EVALUATION FACTORS: The decision whether to issue a permit will be based on an evaluation of the probable impacts, including cumulative impacts, of the described activity on the public interest.  That decision will reflect the national concern for both protection and utilization of important resources.  The benefit, which reasonably may be expected to accrue from the described activity, must be balanced against its reasonably foreseeable detriments.  All factors which may be relevant to the described activity will be considered, including the cumulative effects thereof; among those are conservation, economics, aesthetics, general environmental concerns, wetlands, historic properties, fish and wildlife values, flood hazards, floodplain values, land use, navigation, shoreline erosion and accretion, recreation, water supply and conservation, water quality, energy needs, safety, food and fiber production, mineral needs, consideration of property ownership and, in general, the needs and welfare of the people.  The activity's impact on the public interest will include application of the Section 404(b)(1) guidelines promulgated by the Administrator, Environmental Protection Agency (40 CFR Part 230).


The Corps is soliciting comments from the public, Federal, State, and local agencies and officials, Indian tribes, and other interested parties in order to consider and evaluate the impacts of this proposed activity.  Any comments received will be considered by the Corps to determine whether to issue, modify, condition, or deny a permit for this proposal.  To make this decision, comments are used to assess impacts on endangered species, historic properties, water quality, general environmental effects, and other public interest factors listed above.  Comments are used in the preparation of an Environmental Assessment and/or an Environmental Impact Statement pursuant to the National Environmental Policy Act.  Comments are also used to determine the need for a public hearing and to determine the overall public interest of the proposed activity.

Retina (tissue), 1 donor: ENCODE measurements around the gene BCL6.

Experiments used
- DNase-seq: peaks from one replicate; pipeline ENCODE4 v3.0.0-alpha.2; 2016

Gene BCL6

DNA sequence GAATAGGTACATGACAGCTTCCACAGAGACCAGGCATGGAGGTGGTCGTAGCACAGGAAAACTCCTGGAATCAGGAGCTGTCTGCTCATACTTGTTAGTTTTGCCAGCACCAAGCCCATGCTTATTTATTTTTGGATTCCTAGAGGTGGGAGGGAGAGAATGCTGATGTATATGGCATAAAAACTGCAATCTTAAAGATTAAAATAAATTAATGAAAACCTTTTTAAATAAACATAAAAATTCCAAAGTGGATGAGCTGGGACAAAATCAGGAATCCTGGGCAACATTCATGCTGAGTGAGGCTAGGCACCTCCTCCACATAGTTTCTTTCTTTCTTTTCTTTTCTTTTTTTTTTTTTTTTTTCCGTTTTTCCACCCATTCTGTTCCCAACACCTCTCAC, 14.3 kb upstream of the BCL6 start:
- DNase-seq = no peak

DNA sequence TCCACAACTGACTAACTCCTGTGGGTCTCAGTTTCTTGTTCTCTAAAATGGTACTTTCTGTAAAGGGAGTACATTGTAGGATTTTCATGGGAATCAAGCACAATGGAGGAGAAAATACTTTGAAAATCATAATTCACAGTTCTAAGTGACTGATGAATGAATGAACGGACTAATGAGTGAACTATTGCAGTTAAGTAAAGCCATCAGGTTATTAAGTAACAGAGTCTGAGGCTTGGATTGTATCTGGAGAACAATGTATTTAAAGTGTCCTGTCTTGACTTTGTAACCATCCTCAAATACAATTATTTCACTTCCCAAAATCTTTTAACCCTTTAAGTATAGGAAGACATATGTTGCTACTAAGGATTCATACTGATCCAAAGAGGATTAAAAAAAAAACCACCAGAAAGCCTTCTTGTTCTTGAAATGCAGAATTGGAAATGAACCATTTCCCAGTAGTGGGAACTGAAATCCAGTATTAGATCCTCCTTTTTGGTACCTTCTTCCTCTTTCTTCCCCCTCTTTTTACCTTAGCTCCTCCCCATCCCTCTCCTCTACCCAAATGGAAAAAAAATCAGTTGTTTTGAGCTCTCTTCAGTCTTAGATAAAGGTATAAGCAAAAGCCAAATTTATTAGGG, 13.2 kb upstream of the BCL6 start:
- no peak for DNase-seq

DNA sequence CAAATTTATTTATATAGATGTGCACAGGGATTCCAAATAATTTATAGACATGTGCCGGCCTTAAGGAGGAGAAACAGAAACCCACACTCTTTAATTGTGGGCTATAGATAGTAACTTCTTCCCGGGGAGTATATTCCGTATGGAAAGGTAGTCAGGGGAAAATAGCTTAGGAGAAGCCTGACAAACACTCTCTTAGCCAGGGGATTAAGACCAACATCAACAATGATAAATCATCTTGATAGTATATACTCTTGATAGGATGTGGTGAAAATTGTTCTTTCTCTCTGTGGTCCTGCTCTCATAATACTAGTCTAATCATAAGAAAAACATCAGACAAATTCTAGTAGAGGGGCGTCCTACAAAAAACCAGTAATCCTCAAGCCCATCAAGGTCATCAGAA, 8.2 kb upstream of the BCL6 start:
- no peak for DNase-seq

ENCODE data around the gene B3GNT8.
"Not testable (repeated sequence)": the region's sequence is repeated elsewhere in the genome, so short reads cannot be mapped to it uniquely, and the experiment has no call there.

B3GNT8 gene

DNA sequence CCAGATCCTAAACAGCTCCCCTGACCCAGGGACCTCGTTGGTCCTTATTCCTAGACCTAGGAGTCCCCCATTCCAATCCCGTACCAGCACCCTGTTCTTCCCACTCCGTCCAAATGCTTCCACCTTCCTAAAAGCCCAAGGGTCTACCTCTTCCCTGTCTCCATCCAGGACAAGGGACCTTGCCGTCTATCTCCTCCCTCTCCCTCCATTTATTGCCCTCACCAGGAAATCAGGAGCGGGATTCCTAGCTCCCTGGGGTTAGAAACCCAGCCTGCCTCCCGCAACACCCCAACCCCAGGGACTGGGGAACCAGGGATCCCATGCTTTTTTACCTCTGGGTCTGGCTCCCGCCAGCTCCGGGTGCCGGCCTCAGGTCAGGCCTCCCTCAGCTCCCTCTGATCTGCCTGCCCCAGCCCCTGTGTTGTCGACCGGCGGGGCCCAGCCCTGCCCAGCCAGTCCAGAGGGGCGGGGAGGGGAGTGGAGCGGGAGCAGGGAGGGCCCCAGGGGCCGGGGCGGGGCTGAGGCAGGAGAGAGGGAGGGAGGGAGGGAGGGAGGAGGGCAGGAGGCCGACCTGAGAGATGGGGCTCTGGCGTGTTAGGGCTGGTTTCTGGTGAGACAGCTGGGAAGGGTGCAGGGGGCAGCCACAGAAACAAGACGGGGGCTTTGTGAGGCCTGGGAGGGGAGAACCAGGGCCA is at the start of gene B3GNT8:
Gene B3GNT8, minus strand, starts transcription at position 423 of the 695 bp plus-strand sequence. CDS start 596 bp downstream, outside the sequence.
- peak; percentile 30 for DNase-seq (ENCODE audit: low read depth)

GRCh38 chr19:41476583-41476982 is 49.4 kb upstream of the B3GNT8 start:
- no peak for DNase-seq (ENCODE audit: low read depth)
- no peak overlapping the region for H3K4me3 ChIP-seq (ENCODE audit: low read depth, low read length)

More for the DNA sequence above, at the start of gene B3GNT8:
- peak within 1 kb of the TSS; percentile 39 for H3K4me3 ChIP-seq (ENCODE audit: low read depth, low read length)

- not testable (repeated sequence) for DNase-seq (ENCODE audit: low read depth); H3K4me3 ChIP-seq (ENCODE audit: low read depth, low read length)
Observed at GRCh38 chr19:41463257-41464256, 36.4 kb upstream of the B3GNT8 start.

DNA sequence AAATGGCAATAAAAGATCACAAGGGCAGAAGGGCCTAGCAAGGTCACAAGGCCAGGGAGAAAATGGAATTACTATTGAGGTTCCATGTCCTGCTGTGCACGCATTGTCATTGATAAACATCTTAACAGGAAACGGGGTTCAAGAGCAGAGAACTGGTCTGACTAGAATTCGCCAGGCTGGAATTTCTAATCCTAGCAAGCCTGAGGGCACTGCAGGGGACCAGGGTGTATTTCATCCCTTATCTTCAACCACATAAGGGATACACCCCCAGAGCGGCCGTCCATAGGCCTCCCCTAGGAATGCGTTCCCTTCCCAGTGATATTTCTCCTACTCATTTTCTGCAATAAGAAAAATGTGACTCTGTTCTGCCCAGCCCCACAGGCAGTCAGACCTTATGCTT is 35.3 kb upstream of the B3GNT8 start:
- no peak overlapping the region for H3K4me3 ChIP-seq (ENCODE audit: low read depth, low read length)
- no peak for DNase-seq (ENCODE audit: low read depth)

SUBMITTING COMMENTS: Written comments, referencing Public Notice SPK-2010-00249 must be submitted to the office listed below on or before July 18, 2013.

Nathan Green, Project Manager

U.S. Army Corps of Engineers, Sacramento District

Colorado West Regulatory Branch

400 Rood Avenue, Room 224

Grand Junction, Colorado  81501     

FAX (970) 241-2358



The Corps is particularly interested in receiving comments related to the proposal's probable impacts on the affected aquatic environment and the secondary and cumulative effects.  Anyone may request, in writing, that a public hearing be held to consider this application.  Requests shall specifically state, with particularity, the reason(s) for holding a public hearing.  If the Corps determines that the information received in response to this notice is inadequate for thorough evaluation, a public hearing may be warranted.  If a public hearing is warranted, interested parties will be notified of the time, date, and location.  Please note that all comment letters received are subject to release to the public through the Freedom of Information Act.  If you have questions or need additional information please contact the applicant or the Corps' project manager Nathan Green, 970-243-1199 X12,


Attachments: 11 drawings